The famous Wat Tyler (not pictured) - Blogger for David Davis - is the author of the latest Hustings Report from this morning's Frimley venue...
Lakeside Leisure Complex describes itself as the Home Of World Darts, the hallowed spot where the legendary Jocky once slugged it out in beery combat against the mighty Cockney. No beer (or Pink Pussies) on hand today, but still plenty of well-flighted arrows.
There was an excellent turnout of about a thousand, and not all of them over 65 (or even 67). Plenty of support for both Davids, although quite a number chose to wear stickers for both sides, so we guess there were still many undecideds. The atmosphere throughout was relaxed and upbeat.
DC was first up to the ockie. He delivered his usual polished noteless performance, complete with jokes about people like Alexander the Great and Eric Bristow achieving huge things even younger than him. In truth, we'd heard most of the jokes before ("having" Paxman, seeing more of DD than his own wife - maybe they should get a civil partnership, etc), and it may be time for a new script. But his familiar slogan "Hope Optimism Change" did seem to go down well in the hall.
He ran through his litany: we must change; we must reflect the country as it is today; we must have policies on all areas people are concerned about, including traditionally non-Tory concerns like the environment; and we must be proud of our shared values. But his biggest applause came on his "button" statement that it would be "great if William Hague returned to the Front Bench". He ended by saying that in all elections you can either be the party of the past- and lose- or the party of the future- and win. He told us we can paint Gordon Brown's Labour as the party of the past. "Come with me: do it; win it".
One Hundred And Eighty!
DD then stepped forward. Again, a very familiar pitch. He told us he was delighted at the way the contest had shown the party to be alive with ideas, and that there's much more that unites us than divide us. And he again underlined his key message: a new Tory idealism to rescue the victims of state failure.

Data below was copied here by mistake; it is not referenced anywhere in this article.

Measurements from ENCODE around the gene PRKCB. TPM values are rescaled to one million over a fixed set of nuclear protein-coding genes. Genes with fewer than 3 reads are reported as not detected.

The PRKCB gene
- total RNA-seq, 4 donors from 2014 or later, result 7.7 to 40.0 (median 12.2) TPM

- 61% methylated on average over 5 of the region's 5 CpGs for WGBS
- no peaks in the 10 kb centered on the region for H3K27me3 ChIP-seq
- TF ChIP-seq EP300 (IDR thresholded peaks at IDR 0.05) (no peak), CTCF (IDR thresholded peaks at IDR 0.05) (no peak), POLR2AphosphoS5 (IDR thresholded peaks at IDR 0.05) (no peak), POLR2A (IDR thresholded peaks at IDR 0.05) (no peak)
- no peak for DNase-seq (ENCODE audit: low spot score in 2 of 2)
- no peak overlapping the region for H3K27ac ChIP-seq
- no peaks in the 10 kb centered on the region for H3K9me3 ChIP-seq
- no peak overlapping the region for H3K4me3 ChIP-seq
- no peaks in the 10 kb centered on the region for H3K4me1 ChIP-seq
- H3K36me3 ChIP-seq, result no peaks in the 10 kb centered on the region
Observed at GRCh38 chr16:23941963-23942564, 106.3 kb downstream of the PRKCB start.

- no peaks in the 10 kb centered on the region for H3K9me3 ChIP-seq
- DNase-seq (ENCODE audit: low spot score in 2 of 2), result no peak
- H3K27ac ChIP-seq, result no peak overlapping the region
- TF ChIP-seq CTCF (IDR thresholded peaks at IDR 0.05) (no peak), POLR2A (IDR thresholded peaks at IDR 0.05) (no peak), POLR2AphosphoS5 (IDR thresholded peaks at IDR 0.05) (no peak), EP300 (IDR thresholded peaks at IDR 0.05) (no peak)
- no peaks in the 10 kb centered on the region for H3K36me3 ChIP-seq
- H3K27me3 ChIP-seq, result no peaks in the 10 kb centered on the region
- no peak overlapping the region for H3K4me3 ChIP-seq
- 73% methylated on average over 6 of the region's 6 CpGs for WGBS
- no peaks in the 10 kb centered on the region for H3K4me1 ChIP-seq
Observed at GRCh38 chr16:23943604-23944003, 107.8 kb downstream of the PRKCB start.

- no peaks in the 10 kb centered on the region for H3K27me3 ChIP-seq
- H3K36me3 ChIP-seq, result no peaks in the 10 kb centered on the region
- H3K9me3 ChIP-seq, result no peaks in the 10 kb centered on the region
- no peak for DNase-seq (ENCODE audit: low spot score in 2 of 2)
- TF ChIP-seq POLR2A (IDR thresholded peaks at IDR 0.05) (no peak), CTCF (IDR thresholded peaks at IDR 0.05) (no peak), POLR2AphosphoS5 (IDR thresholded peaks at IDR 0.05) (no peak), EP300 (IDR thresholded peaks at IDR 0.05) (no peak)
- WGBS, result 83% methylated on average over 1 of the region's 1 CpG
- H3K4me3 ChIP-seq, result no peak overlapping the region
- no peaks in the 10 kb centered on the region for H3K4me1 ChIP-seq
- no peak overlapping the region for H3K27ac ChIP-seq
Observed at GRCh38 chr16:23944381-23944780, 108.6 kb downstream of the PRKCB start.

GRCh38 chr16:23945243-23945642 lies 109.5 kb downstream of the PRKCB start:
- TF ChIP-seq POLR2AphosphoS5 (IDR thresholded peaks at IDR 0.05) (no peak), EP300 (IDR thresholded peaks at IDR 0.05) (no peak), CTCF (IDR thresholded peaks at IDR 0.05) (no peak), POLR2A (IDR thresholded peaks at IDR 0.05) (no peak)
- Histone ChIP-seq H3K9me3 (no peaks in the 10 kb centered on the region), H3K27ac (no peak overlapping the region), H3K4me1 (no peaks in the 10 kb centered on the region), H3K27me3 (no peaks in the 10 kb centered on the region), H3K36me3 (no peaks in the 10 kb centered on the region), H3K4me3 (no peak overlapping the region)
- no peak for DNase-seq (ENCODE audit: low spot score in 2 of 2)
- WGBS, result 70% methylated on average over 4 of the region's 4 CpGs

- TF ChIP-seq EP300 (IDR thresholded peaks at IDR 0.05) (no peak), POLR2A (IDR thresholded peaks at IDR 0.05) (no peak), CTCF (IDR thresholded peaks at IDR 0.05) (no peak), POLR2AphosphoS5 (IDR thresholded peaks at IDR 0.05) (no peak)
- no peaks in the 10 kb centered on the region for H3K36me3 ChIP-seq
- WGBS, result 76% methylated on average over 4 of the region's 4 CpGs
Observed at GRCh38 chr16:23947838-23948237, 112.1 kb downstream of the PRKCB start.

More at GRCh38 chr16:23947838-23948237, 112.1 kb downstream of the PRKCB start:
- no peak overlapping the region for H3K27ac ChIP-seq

He touched on his differences with DC: a more combative style of
leadership- "I will not be an accomplice in saving Tony Blair's
half-baked reforms...I want to hasten his exit"; and taxes- "lower
taxes generate growth". But again, his biggest applause came on the
"button" issue of Europe, when he said that the British people had
voted to join a Common Market, not a United States of Europe. He ended
by telling us we have a choice- between image-led politics, cautious on
policy, or battle-hardened experience.
One Hundred And Eighty!
The umpire then read out some of the written audience questions. What are the biggest challenges? Both agreed the economy, and public service reform as one and two. How should we sort out the NHS? Both agreed top-down Whitehall control had to go, but DD stressed the need to empower patients to choose, whereas DC stressed "devolution" to healthcare professionals. And he reiterated his oppostion to patient passports.
Should we contemplate a LibDem coalition in a hung Parliament? DC said he was fighting to win, and cracked the joke about trying anything once, except incest, Morris Dancing, and coalition with the LDs. Which left Davis to field the other joke about pushing LibDems off Beachy Head. And that was actually emblematic of the entire session- these two now know each other so well, they're finishing each others' jokes. Which really is like an old married couple.
Drugs? Nothing really to add to their well-known positions. How do we appeal to the younger age group? Again, nothing new. How do we make poverty history? Both agreed that we need to proselytize for the rule of law, property rights and free trade. Other questions were: "are you the heir to Blair?"- no; "what's the future for British farming?"- bring the CAP under our control; "how do we control left-wing bias in the media?"- difficult, but according to DC, the "time is right" for the new Conservative story (disappointingly, neither David suggested privatising the BBC, which Chez Tyler we reckon could remove much of the bias at a stroke).
The only two questions that really came alive for me were on PMQs and leaving the EEP. "How would you handle PMQs" obviously hit a particular interest of both men, having worked together on them for John Major. They didn't give much away, but hopefully, they'll be worth watching whoever wins.
On withdrawing from the EPP, DC seemed to have changed his position. Previously, this had been billed as pretty much a done deal, to take place almost as soon as DC became leader. Today however, he said while he was convinced it is right, the "timetable" would be a matter for the new Shadow Foreign Secretary. Sounded like another of those DC rethinks.
Overall, it was a gentle and gentlemanly display. Finishing each other's jokes, applauding each other, smiling, nodding and looking supportive in all the right places...indeed we were tempted to think this really isn't a contest at all any more. It's taken on the feel of a unity tour for members.
Which can only mean one thing- both men already know who's going to win, and the only question now is which job David Davis is going to offer David Cameron.